/ Scotland2016

Soggy going

Having toured the north mainland yesterday, it was the turn of the south. For those unfamiliar with Orkney, the main island, appropriately called Mainland, is linked by a causeway road to 4 other islands: South Ronaldsay, Burray, Glimps Holm and Lamb Holm. The latter 2 being very tiny specks of land. Part of the linking road is a WWii blockade to stop German submarines cutting through the islands to Scapa Flow. We shall return to this later.So, first order of the day is a direct run as far south as we can get, the southern tip of S Ronaldsay. The major tourist attraction here is a really well preserved cairn which was discovered to contain several eagle claws and talons; using the same linguistic directness that names the main island "mainland ", this cairn is known as " the tomb of the eagles". But we duck out of visiting. We were forewarned yesterday that the approach to the site is a little muddy, overnight we have had very heavy rain, so we suspect this will be a very soggy walk to the site. Given that it's £7 each, we decide that prudent caution suggests giving it a miss. A quick aside, this cairn is privately owned and run. By contrast the main sites, Skara Brae, Maeshowe, Broch Of Gurness etc are managed by Historic Scotland. Now it just so happens that if you are a member of English Heritage for 2 or more years then access to Historic Scotland sites is free. So add all the castles we visited in the way up, plus the excellent Culloden site and we have had cracking value for our EH membership Xmas pressie. Thanks Emily and Jonathan.Just a couple of miles away there's an old chapel with a Pictish inauguration stone (has two feet marks to be stood on). Got to be worth a look. Well would be if the chapel was open! Oh well, on round the coast to a couple of places to look for wading birds. Must be the wrong tide time, barely a single Oystercatcher in sight. Not having a good day.At Hoxa there is an interesting WWii gun emplacement overlooking Scapa Flow, built on top of one from the previous war. More importantly there is a tea room. To heck with history we were in need of a cuppa, which we augmented with a bacon and egg roll each, it was lunchtime after all. Suitable refreshed we strolled the quarter mile or so to the edge of the military site. Once again, the ground really wasn't  suitable for walking, especially for two walkers who would have difficulty drying sodden boots and cleaning muddy trousers. So we watched from a distance, scanning the sea for any tell-tale signs of porpoises that often inhabit the sound. Needless to say there weren't any.Remember the anti U-boat barricades I mentioned earlier. For obvious reasons they are known as the Churchill Barriers, and were built by Italian POWs who were interned on Lamb Holm. Like most POWs these were a pretty enterprising group and soon marshalled excess concrete into making barracks paths and even a concrete billiard table!  However one thing their camp lacked was a Chapel. A new commandant was sympathetic to the cause and commandeered a couple of Nissen huts. One of the Italians turned out to be a very good artist and transformed the inside of such a rude building into a work of art. A fantastic painted ceiling above the altar and trompe d'oeil brickwork and masonry transform the simple plasterboard walls. This was wartime, and even a tribute to God doesn't get requisitioned supplies, the wood paneling round the altar for example being salvage from a shipwreck. Where they managed to get the iron to make the wrought iron altar screen, goodness knows but it was 4 years in the making. A true triumph over adversity. The artist stayed on after the war for a year or so to complete the work and was assured that it would be looked after by the people of Orkney. Liz and I were glad to pay our entrance fee, hoping that it will help preserve the building for years to come.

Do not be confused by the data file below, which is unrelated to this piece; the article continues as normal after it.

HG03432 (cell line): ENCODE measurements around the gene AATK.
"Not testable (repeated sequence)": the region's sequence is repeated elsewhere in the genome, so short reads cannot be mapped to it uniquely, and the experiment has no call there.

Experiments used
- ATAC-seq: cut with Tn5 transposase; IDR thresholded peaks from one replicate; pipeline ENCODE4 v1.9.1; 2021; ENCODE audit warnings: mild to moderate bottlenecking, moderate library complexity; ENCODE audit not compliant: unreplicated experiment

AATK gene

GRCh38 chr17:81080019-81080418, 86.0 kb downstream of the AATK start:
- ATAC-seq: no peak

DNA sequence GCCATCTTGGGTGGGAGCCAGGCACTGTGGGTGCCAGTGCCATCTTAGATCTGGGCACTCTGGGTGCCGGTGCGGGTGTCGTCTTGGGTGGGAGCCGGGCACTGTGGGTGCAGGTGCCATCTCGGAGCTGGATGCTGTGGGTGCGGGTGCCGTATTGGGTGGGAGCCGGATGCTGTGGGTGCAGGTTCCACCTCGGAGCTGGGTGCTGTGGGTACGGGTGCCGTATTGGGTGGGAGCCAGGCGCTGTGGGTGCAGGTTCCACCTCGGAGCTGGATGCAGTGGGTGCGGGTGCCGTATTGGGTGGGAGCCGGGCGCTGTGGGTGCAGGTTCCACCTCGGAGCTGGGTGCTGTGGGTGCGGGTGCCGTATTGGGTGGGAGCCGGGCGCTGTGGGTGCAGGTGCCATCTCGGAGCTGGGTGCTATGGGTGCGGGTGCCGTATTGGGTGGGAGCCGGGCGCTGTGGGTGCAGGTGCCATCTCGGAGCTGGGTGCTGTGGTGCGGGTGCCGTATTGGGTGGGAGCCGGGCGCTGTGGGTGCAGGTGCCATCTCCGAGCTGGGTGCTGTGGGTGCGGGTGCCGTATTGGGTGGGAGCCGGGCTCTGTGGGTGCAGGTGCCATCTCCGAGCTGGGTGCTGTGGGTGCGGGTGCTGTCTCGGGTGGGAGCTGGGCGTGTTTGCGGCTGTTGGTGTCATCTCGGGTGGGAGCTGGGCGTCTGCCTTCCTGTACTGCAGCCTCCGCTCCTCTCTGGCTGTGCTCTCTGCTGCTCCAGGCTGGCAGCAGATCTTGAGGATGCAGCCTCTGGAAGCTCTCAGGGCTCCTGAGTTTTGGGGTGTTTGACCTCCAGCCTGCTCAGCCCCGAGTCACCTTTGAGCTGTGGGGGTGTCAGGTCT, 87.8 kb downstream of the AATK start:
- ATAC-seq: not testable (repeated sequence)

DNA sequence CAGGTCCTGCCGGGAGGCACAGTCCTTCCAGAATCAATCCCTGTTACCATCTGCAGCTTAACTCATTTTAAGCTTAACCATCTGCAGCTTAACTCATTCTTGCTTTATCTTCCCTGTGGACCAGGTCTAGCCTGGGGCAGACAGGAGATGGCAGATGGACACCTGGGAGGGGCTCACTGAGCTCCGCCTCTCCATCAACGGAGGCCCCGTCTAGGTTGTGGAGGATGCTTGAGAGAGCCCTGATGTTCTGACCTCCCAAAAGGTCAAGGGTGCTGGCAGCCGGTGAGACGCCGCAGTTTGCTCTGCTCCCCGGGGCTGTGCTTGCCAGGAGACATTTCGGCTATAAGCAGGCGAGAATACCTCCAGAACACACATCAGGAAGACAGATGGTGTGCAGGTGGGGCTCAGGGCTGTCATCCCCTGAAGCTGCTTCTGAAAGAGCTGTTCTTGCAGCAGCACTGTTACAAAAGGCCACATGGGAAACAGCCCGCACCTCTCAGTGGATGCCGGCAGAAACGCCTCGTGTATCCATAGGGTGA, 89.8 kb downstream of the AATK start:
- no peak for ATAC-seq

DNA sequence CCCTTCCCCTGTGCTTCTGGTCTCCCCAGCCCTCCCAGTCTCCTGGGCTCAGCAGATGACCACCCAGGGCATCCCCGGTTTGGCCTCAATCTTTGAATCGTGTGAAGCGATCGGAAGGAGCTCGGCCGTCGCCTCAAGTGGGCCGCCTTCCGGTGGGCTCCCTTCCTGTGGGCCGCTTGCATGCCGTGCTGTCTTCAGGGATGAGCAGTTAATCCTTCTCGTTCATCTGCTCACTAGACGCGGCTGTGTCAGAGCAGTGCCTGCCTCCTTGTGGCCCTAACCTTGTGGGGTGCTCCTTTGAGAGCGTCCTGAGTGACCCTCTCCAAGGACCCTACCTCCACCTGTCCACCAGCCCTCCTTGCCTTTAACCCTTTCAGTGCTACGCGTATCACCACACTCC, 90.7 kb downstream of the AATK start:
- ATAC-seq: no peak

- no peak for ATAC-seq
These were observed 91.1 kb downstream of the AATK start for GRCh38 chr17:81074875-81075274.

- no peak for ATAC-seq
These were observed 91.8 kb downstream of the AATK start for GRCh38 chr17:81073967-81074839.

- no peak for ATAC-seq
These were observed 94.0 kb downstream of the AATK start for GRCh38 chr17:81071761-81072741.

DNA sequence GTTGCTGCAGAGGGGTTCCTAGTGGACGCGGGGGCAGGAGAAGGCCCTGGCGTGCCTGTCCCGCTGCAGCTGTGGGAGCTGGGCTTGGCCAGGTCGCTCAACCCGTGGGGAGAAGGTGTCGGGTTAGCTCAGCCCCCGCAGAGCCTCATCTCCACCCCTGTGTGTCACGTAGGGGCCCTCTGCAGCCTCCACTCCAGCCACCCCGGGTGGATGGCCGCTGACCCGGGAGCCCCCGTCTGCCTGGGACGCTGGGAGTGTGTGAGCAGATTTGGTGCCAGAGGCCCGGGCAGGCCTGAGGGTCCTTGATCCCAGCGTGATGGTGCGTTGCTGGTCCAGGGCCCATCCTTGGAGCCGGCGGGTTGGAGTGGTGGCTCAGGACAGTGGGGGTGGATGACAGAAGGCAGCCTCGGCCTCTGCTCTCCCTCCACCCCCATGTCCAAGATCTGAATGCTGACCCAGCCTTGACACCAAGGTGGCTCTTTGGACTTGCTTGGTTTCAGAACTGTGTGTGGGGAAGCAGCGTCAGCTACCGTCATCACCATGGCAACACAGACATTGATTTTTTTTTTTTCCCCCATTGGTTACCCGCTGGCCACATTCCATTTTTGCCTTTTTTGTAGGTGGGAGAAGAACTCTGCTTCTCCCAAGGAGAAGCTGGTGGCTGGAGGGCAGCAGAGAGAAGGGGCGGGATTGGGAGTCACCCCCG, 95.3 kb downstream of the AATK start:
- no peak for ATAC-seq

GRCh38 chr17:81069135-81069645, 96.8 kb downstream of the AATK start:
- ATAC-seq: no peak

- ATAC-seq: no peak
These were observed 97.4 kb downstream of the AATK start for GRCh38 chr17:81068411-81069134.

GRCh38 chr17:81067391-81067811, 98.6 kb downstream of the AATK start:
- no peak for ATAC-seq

Next to the chapel is a tiny shop, The Orkney Wine Shop. Orkney? Wine?  Do grapes thrive in such a windy maritime climate? Of course not. The wines are "country wines", ie made from fruit which will tolerate the weather. The red wine is blueberry based, the white gooseberry and elderflower and the rosé is based on something called aronia. Strange ingredients but surely not as strange as the shop's potato wine which is a liqueur based on 3 different and rare varieties of potato and matured in whisky casks. It actually tastes pretty good too but we left with just a bottle of red and memories of an interesting conversation with the Dutch owner/winemaker. He must be doing well because the shop's music system is fed by a pair of ART speakers. They are about 10 grand a pair!Remember on Saturday I said we visited a farmer's market and picked up some lamb. Well it was slow cooking whilst we travelled and so good I just had to give it a quick mention! Well done Liz but the meat must have played its part.After dinner and a shower it was off again. This time to a music concert. We like traditional music and Stamp and Go was a traditional a cappella group singing sea shanties and songs of their native land. Native land in this case not being Orkney but t'other end of these isles, Cornwall. Strange to come all the way to here to listen to a Cornish shanty crew but hey it was good!